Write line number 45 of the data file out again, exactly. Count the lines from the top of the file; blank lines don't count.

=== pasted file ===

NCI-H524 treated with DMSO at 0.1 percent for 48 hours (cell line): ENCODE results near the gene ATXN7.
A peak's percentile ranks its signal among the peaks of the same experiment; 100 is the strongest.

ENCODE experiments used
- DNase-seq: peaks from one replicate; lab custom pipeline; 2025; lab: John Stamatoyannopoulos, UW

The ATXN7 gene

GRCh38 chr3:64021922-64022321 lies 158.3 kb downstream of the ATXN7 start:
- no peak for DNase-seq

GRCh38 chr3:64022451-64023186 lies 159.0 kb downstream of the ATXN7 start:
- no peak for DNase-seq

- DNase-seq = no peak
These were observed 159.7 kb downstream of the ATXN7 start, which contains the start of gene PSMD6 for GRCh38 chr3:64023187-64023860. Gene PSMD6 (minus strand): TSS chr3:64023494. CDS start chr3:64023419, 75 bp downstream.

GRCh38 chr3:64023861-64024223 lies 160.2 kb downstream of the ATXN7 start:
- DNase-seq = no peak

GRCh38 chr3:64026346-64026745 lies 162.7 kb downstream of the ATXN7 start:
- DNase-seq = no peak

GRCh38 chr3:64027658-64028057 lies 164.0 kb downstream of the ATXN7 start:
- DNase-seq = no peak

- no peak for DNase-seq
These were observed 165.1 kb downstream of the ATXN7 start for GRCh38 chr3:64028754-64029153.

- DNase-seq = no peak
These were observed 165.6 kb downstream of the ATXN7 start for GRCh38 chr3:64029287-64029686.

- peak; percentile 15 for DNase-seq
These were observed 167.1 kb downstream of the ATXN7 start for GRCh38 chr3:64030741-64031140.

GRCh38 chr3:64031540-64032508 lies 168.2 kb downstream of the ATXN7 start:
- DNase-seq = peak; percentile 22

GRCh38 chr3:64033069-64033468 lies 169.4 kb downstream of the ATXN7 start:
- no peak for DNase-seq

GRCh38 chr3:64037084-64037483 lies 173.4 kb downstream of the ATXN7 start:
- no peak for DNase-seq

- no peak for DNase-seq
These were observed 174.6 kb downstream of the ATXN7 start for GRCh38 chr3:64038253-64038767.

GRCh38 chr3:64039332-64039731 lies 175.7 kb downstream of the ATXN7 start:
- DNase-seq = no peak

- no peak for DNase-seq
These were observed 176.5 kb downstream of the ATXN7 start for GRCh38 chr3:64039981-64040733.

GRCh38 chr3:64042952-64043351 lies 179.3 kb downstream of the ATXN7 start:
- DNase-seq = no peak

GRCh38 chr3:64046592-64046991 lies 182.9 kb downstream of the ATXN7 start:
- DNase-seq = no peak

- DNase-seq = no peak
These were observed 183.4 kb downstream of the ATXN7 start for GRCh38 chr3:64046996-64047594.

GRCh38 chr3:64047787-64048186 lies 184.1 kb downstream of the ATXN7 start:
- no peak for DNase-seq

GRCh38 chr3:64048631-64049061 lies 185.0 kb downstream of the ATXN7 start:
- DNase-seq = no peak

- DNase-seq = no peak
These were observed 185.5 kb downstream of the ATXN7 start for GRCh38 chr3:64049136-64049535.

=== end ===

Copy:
- DNase-seq = no peak